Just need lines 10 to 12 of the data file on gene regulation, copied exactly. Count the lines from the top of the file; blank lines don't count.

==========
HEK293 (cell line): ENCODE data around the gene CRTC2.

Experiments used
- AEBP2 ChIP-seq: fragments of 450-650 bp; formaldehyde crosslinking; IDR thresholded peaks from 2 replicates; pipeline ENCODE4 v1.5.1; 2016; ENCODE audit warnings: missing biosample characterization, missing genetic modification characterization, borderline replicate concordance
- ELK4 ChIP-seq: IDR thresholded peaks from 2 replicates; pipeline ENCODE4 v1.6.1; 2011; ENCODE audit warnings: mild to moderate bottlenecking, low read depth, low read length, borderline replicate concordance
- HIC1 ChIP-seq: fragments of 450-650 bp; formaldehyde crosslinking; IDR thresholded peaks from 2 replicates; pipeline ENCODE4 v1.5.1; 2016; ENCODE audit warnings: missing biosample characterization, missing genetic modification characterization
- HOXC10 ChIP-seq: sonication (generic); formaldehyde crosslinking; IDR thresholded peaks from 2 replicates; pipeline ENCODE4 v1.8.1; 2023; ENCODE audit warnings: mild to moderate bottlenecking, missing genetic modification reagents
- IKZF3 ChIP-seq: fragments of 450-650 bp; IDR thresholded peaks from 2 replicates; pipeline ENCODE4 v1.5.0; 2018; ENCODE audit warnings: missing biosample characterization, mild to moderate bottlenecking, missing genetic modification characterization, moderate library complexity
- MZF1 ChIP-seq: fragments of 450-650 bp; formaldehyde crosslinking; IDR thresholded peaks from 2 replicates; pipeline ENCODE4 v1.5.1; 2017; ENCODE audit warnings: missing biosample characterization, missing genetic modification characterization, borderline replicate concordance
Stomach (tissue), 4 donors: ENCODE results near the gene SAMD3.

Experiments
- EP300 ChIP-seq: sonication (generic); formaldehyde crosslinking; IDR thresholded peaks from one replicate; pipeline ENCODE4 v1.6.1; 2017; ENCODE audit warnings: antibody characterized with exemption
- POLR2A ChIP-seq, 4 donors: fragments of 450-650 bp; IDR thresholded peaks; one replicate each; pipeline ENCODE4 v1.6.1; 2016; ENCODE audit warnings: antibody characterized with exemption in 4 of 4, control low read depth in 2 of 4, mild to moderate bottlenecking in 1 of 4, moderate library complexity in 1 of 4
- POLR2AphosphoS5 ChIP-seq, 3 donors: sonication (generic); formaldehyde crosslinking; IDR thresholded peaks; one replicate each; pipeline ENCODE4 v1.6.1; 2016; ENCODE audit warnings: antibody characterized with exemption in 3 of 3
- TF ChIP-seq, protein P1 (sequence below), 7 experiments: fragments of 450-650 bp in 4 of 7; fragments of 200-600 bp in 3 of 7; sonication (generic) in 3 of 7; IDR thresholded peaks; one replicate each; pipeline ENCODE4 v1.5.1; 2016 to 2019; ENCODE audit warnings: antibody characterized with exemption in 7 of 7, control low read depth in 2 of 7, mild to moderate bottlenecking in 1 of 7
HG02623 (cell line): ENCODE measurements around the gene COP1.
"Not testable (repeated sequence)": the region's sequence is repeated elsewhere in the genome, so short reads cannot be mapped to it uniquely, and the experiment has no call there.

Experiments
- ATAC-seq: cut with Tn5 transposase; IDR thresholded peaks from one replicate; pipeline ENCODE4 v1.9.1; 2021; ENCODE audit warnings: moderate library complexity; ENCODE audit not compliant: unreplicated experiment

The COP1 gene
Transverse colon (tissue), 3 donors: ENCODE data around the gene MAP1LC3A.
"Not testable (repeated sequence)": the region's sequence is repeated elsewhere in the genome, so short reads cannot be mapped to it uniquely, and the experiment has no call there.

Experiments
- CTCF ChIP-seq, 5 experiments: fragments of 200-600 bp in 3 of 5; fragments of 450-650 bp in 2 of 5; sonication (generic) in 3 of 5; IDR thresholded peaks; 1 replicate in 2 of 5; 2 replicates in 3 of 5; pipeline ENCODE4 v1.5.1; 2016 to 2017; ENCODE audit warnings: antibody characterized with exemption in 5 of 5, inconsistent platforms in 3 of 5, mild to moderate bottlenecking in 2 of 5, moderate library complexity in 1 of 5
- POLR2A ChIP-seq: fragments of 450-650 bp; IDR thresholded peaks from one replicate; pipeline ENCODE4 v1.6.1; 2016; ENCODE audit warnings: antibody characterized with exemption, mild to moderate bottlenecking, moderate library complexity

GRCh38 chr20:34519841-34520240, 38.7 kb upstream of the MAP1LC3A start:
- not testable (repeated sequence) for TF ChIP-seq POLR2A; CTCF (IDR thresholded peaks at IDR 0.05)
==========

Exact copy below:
Experiments
- EP300 ChIP-seq: sonication (generic); formaldehyde crosslinking; IDR thresholded peaks from one replicate; pipeline ENCODE4 v1.6.1; 2017; ENCODE audit warnings: antibody characterized with exemption
- POLR2A ChIP-seq, 4 donors: fragments of 450-650 bp; IDR thresholded peaks; one replicate each; pipeline ENCODE4 v1.6.1; 2016; ENCODE audit warnings: antibody characterized with exemption in 4 of 4, control low read depth in 2 of 4, mild to moderate bottlenecking in 1 of 4, moderate library complexity in 1 of 4